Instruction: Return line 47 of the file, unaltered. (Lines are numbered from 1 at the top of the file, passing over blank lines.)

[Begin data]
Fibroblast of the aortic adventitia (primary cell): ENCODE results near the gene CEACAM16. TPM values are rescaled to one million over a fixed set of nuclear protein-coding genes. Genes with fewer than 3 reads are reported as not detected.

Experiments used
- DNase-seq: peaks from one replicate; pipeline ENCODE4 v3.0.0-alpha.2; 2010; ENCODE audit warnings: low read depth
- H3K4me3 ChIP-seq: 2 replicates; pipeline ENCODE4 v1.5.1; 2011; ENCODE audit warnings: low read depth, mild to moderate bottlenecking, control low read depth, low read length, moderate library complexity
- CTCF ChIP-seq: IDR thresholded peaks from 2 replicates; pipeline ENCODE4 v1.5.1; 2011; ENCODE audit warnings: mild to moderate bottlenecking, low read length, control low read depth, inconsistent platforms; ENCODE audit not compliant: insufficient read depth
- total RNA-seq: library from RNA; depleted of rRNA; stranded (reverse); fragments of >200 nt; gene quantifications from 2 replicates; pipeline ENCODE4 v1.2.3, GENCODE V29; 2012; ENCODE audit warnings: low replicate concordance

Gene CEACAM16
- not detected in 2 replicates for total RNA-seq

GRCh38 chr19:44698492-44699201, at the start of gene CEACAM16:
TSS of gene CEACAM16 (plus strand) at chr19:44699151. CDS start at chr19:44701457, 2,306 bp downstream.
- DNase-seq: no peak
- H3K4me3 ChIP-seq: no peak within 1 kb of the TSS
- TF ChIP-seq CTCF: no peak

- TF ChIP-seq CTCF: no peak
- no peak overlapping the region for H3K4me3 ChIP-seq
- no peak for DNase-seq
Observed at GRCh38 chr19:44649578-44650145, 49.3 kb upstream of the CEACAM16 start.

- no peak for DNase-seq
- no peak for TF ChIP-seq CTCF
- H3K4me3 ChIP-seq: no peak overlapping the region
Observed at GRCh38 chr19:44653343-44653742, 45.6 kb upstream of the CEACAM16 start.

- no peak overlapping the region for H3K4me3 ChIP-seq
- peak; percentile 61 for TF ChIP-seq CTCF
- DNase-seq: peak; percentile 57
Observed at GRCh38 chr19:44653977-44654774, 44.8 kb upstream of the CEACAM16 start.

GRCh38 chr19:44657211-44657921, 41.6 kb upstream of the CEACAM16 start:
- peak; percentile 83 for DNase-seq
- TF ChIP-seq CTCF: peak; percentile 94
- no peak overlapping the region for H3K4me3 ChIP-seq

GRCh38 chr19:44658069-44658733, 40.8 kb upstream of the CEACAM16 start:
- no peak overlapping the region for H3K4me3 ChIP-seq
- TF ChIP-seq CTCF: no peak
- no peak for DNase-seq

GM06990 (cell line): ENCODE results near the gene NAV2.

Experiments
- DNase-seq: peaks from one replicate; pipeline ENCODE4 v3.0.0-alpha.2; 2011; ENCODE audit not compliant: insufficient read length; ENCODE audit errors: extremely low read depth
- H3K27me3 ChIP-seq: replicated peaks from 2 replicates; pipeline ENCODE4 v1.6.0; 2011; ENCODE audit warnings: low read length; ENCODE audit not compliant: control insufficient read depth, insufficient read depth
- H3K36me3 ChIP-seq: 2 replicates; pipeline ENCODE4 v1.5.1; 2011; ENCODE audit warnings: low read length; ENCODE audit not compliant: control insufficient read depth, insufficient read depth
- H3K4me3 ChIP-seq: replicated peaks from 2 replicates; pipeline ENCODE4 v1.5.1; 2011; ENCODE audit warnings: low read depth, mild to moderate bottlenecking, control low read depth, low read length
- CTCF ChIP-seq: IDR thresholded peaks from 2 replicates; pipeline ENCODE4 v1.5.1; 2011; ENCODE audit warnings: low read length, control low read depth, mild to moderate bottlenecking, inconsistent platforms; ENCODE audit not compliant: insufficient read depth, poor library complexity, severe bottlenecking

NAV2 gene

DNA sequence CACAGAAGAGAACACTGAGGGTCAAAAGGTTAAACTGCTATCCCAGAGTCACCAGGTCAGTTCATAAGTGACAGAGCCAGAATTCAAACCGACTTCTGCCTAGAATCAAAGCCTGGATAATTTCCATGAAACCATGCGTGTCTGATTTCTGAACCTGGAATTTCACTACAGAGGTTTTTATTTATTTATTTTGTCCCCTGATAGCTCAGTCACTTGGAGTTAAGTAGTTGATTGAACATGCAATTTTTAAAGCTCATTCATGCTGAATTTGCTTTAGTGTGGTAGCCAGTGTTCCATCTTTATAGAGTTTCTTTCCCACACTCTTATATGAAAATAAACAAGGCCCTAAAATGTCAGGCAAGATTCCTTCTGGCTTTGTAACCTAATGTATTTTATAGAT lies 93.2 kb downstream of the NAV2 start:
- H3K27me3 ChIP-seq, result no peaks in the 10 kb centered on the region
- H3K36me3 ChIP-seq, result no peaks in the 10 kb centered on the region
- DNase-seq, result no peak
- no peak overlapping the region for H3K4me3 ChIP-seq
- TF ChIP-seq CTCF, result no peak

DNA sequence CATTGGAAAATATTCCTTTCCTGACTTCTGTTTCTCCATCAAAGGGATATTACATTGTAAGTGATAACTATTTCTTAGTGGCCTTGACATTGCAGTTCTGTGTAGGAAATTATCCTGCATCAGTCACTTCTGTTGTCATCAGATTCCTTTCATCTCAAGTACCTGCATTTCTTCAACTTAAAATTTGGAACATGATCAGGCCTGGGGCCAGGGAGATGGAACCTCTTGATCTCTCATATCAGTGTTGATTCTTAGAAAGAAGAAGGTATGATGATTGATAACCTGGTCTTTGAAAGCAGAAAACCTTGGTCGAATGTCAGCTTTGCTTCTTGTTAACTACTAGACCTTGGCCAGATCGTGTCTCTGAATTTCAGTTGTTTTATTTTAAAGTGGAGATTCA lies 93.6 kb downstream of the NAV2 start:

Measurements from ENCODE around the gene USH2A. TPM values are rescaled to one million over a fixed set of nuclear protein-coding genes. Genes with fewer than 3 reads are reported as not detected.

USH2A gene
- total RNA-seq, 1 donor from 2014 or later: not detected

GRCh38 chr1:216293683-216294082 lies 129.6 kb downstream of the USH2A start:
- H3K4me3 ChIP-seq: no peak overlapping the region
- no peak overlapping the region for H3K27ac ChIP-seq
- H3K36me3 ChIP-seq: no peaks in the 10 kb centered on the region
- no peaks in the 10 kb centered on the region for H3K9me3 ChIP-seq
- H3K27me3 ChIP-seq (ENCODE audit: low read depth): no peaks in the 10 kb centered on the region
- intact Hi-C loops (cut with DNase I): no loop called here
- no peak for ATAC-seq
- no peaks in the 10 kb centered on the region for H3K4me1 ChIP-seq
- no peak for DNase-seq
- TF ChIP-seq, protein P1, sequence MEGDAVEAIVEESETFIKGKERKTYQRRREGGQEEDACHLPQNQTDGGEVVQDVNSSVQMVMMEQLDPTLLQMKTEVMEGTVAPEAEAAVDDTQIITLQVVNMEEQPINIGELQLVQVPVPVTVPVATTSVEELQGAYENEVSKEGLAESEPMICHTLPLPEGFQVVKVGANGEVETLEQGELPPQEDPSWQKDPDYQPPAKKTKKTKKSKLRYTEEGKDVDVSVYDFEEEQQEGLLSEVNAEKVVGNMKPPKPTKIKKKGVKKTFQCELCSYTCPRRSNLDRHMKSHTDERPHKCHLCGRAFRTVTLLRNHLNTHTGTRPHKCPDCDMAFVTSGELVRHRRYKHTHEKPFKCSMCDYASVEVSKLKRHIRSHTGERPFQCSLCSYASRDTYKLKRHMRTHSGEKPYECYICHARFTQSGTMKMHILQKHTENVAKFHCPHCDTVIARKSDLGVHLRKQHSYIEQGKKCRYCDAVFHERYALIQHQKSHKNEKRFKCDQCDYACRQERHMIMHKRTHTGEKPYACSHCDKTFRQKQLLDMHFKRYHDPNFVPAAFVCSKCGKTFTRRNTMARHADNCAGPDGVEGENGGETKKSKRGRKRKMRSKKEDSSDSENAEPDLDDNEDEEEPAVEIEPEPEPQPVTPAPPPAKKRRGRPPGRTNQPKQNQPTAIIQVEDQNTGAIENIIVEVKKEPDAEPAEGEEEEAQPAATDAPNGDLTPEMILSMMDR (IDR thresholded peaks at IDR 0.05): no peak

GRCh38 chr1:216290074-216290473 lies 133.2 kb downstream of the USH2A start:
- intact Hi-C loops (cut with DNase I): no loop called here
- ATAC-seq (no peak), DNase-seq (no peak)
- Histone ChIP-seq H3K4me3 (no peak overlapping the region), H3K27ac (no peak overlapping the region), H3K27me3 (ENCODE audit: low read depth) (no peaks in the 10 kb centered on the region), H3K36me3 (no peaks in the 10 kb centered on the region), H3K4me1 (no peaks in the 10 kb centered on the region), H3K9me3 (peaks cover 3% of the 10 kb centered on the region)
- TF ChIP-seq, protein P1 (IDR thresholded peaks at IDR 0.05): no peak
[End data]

- TF ChIP-seq CTCF, result no peak